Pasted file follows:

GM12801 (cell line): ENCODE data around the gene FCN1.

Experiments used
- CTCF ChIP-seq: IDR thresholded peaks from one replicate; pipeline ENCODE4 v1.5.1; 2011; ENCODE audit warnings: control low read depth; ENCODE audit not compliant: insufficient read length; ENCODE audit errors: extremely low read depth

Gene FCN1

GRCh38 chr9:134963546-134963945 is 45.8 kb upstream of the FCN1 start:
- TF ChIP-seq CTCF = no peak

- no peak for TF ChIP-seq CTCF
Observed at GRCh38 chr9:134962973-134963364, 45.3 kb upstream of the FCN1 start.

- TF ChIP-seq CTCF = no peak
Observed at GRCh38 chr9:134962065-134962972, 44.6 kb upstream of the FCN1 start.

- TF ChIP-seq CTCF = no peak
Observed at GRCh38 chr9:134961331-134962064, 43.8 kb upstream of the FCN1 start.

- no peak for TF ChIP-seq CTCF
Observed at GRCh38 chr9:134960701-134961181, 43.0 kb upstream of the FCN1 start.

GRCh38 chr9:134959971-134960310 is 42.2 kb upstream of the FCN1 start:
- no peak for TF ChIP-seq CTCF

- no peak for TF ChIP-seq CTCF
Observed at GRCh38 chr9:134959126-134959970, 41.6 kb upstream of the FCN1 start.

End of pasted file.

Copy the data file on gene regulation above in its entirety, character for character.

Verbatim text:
GM12801 (cell line): ENCODE data around the gene FCN1.

Experiments used
- CTCF ChIP-seq: IDR thresholded peaks from one replicate; pipeline ENCODE4 v1.5.1; 2011; ENCODE audit warnings: control low read depth; ENCODE audit not compliant: insufficient read length; ENCODE audit errors: extremely low read depth

Gene FCN1

GRCh38 chr9:134963546-134963945 is 45.8 kb upstream of the FCN1 start:
- TF ChIP-seq CTCF = no peak

- no peak for TF ChIP-seq CTCF
Observed at GRCh38 chr9:134962973-134963364, 45.3 kb upstream of the FCN1 start.

- TF ChIP-seq CTCF = no peak
Observed at GRCh38 chr9:134962065-134962972, 44.6 kb upstream of the FCN1 start.

- TF ChIP-seq CTCF = no peak
Observed at GRCh38 chr9:134961331-134962064, 43.8 kb upstream of the FCN1 start.

- no peak for TF ChIP-seq CTCF
Observed at GRCh38 chr9:134960701-134961181, 43.0 kb upstream of the FCN1 start.

GRCh38 chr9:134959971-134960310 is 42.2 kb upstream of the FCN1 start:
- no peak for TF ChIP-seq CTCF

- no peak for TF ChIP-seq CTCF
Observed at GRCh38 chr9:134959126-134959970, 41.6 kb upstream of the FCN1 start.